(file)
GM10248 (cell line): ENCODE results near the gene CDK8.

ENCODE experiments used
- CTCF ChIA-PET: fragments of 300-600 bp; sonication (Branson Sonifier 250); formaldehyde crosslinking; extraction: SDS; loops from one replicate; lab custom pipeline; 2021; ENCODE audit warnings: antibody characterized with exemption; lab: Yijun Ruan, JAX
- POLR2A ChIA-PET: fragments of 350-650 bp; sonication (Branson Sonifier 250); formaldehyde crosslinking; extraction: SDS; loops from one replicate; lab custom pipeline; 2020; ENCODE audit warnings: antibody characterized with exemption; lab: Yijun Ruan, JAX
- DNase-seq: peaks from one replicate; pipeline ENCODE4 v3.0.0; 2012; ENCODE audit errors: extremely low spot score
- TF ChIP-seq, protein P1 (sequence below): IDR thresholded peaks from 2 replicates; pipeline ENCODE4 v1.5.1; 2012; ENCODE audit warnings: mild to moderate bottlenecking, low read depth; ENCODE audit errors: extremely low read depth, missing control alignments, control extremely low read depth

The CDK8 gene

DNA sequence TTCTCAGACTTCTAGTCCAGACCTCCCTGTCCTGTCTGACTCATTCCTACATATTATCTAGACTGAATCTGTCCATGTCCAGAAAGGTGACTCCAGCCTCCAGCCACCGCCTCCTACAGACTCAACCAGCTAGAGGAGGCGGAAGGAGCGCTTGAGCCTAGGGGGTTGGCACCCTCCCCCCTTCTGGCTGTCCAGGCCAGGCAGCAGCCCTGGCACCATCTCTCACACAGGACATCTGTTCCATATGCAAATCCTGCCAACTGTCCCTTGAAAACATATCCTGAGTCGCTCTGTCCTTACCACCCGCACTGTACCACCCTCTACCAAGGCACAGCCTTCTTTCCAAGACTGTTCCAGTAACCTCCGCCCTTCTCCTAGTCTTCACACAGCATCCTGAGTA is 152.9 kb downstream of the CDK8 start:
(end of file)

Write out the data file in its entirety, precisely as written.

GM10248 (cell line): ENCODE results near the gene CDK8.

ENCODE experiments used
- CTCF ChIA-PET: fragments of 300-600 bp; sonication (Branson Sonifier 250); formaldehyde crosslinking; extraction: SDS; loops from one replicate; lab custom pipeline; 2021; ENCODE audit warnings: antibody characterized with exemption; lab: Yijun Ruan, JAX
- POLR2A ChIA-PET: fragments of 350-650 bp; sonication (Branson Sonifier 250); formaldehyde crosslinking; extraction: SDS; loops from one replicate; lab custom pipeline; 2020; ENCODE audit warnings: antibody characterized with exemption; lab: Yijun Ruan, JAX
- DNase-seq: peaks from one replicate; pipeline ENCODE4 v3.0.0; 2012; ENCODE audit errors: extremely low spot score
- TF ChIP-seq, protein P1 (sequence below): IDR thresholded peaks from 2 replicates; pipeline ENCODE4 v1.5.1; 2012; ENCODE audit warnings: mild to moderate bottlenecking, low read depth; ENCODE audit errors: extremely low read depth, missing control alignments, control extremely low read depth

The CDK8 gene

DNA sequence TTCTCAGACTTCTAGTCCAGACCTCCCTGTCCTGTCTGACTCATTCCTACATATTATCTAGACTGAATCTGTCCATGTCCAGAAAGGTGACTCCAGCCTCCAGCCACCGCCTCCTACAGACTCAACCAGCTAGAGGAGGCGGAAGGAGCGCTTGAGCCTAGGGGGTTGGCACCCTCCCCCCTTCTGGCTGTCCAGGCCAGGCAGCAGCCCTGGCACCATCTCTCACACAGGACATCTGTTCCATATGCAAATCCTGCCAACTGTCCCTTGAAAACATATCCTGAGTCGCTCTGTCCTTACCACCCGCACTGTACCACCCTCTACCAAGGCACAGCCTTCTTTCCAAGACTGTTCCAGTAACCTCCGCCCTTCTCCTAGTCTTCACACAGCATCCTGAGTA is 152.9 kb downstream of the CDK8 start: